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Parliament resumes with tribute to former NDP leader Layton

Jack Layton could not keep his promise to return to the House of Commons, but the memory of the former NDP leader was very much alive Monday when politicians took their seats for the first time since his death in August.

"One of the pleasures of serving in this place is the friendships that develop, and sometimes the surprise of friendships that grow between opponents, the affections that develop in spite of our strongest partisan instincts," Prime Minister Stephen Harper said to lead off a round of tributes from all corners of the House.

"I cannot think of another leader, at least not in our time, whose campaign was described as gallant," the Prime Minister said. "However, Jack's campaign inspired and merited that description."

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Mr. Layton hobbled through much of the election campaign, first on a crutch and then on a cane, after hip surgery that was performed just weeks before the vote was called.

Mr. Harper also commended Mr. Layton's widow, NDP MP Olivia Chow, for the courage and dignity she displayed in the days after she lost her husband of 23 years. Ms. Chow, in return, thanked the Prime Minister for offering Mr. Layton the honour of a state funeral that permitted thousands of Canadians to personally pay their respects.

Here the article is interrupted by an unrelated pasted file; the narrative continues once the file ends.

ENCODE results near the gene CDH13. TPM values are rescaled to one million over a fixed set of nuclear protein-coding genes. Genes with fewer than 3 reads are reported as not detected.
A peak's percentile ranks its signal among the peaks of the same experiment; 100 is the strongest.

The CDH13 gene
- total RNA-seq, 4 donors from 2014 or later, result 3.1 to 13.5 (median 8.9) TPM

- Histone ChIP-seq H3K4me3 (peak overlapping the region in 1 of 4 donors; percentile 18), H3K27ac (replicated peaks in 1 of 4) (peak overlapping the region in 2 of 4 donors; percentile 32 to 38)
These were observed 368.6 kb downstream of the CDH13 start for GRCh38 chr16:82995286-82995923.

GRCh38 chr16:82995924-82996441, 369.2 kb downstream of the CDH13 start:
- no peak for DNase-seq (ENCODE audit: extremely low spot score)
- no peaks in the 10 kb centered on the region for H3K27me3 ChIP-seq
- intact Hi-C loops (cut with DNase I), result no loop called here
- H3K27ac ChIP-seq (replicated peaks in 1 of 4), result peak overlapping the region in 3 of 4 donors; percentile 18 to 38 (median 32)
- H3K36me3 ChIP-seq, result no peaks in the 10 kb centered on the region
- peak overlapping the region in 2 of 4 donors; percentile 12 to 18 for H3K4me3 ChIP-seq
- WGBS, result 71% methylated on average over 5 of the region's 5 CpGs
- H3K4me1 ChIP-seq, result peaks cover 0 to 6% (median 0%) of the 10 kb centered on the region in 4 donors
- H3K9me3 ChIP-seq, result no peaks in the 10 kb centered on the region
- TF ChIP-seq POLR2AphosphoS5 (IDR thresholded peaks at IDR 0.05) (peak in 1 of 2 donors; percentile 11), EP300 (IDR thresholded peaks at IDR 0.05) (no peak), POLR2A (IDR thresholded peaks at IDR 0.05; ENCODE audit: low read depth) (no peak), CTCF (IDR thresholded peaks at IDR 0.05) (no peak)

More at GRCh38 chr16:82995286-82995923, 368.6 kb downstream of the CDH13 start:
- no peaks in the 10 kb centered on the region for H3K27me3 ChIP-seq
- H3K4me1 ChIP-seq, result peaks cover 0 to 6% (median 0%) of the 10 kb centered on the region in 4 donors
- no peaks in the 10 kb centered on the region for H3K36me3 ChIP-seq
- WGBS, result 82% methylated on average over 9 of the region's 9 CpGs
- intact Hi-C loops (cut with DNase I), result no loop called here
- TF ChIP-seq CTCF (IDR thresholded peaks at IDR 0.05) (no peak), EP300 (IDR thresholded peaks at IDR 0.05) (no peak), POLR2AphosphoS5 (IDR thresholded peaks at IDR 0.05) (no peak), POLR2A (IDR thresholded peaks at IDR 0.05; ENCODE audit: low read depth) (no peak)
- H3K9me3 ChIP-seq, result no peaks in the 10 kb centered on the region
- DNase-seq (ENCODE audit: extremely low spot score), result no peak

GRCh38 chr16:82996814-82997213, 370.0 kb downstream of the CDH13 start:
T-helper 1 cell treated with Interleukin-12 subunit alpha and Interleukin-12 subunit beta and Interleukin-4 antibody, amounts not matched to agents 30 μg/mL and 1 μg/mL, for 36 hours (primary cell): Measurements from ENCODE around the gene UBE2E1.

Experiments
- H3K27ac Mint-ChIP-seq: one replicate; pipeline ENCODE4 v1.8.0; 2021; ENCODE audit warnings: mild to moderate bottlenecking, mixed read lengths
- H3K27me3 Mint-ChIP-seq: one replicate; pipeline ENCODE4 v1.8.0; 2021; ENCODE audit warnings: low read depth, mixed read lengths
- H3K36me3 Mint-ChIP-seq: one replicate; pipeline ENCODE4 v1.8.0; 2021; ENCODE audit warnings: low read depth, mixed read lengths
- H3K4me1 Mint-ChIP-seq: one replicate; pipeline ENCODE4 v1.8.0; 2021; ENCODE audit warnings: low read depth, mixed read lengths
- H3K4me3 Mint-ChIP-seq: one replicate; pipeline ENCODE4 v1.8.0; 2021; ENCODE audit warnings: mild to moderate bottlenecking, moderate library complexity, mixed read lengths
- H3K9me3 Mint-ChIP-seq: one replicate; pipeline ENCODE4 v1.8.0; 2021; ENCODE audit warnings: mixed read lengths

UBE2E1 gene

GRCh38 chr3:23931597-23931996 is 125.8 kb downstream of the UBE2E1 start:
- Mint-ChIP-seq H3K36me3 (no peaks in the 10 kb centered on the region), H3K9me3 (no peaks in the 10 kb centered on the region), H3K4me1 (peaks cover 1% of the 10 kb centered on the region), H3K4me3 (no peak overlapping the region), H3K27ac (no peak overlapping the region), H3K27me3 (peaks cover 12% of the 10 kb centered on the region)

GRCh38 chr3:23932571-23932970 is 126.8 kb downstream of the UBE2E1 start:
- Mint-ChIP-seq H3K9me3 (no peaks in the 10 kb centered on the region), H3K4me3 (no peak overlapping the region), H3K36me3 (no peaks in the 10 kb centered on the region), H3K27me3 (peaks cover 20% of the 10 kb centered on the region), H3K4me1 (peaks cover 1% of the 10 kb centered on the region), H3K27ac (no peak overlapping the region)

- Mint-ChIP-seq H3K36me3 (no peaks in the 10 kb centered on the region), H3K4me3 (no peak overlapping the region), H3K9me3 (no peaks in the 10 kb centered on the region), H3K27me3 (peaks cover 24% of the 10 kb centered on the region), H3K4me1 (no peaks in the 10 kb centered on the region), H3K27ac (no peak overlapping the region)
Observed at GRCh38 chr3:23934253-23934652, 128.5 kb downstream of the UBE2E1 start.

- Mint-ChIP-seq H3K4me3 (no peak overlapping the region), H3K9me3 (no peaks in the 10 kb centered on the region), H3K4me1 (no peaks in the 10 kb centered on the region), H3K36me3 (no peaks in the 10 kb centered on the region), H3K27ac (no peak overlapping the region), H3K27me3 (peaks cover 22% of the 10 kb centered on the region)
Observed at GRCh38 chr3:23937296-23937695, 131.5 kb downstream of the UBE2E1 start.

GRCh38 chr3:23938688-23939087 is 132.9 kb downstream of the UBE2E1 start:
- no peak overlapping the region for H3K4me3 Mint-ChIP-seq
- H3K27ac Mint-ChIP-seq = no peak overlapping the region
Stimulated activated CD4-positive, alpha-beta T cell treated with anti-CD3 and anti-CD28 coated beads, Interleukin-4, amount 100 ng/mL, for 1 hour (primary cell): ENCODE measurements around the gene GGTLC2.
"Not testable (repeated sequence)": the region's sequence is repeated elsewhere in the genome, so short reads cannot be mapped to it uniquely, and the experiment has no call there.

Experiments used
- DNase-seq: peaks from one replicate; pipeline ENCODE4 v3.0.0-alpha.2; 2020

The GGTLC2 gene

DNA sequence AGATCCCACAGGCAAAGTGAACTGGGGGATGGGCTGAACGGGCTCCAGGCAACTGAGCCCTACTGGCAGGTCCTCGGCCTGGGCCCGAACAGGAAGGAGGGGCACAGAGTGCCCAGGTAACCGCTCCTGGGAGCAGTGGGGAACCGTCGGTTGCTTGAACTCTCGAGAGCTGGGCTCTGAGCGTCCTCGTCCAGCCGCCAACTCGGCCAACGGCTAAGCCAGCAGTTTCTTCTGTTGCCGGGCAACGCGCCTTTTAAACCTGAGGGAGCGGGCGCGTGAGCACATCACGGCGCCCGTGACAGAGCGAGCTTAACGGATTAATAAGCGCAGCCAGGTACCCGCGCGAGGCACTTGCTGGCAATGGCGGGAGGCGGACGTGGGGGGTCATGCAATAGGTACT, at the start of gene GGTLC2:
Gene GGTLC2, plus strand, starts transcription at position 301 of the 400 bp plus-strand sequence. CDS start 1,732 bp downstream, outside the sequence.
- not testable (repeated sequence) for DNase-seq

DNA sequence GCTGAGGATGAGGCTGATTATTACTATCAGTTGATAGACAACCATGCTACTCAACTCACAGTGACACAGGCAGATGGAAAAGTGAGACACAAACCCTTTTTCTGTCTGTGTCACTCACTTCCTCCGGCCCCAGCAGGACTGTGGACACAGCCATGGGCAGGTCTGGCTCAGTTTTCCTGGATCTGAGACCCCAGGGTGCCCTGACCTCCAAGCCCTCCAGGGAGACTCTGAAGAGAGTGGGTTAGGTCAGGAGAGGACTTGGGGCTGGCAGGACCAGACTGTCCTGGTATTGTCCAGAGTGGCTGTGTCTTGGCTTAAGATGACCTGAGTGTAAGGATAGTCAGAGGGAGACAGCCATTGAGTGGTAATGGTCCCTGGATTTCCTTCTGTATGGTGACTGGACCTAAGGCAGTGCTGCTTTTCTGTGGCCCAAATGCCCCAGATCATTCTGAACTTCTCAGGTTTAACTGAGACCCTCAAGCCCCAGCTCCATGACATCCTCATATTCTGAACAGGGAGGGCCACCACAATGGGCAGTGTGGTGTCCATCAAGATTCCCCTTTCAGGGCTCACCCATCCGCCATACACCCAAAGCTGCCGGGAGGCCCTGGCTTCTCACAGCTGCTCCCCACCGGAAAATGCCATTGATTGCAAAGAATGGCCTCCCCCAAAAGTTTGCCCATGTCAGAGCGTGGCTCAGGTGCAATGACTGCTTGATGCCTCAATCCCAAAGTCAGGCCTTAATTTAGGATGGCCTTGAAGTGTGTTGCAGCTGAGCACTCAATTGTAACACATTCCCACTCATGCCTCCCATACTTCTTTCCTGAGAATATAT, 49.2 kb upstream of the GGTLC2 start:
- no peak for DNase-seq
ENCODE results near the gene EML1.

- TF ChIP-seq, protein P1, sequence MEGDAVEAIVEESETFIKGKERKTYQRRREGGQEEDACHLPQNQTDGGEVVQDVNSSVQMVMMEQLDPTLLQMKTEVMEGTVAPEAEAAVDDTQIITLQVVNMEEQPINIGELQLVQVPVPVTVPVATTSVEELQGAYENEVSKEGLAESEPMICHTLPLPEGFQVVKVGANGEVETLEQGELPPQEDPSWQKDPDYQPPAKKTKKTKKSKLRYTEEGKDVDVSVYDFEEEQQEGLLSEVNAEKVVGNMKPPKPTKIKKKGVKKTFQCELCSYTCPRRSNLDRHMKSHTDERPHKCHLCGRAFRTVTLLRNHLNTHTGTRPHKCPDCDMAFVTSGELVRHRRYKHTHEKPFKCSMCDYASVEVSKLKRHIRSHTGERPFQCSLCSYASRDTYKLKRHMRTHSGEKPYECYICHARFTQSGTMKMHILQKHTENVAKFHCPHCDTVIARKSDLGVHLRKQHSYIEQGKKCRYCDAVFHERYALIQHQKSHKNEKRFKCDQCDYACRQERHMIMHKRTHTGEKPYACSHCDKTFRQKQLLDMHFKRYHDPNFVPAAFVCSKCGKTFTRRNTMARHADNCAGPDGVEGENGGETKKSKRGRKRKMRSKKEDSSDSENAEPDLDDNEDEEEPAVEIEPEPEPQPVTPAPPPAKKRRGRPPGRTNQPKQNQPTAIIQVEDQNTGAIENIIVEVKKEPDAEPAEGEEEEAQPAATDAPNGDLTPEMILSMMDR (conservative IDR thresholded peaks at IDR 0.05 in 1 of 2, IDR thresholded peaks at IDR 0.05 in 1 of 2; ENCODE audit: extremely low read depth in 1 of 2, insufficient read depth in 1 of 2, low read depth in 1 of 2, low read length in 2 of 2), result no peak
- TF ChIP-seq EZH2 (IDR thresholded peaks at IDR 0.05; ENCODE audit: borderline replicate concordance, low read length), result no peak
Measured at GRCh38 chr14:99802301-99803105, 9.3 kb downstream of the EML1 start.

"The generosity of Canadians has been a source of great strength for me and for our family in these past weeks," said Ms. Chow, who told the Common she has been overwhelmed by the inspiring messages she has received.

The daily question period, which marked the first appearance of Nycole Turmel as interim Leader of the NDP, was dominated by questions about the economy. Ms. Turmel, who stood beside Mr. Layton's empty chair, asked whether the Conservatives had plans to create jobs for the millions of Canadians who are out of work.

Mr. Harper dismissed that line of inquiry, saying there are more people working in Canada today than there were before the 2008 recession and pointing out that Canada has weathered the storm better than other developed economies.

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About the Author
Parliamentary reporter

Gloria Galloway has been a journalist for almost 30 years. She worked at the Windsor Star, the Hamilton Spectator, the National Post, the Canadian Press and a number of small newspapers before being hired by The Globe and Mail as deputy national editor in 2001. Gloria returned to reporting two years later and joined the Ottawa bureau in 2004. More

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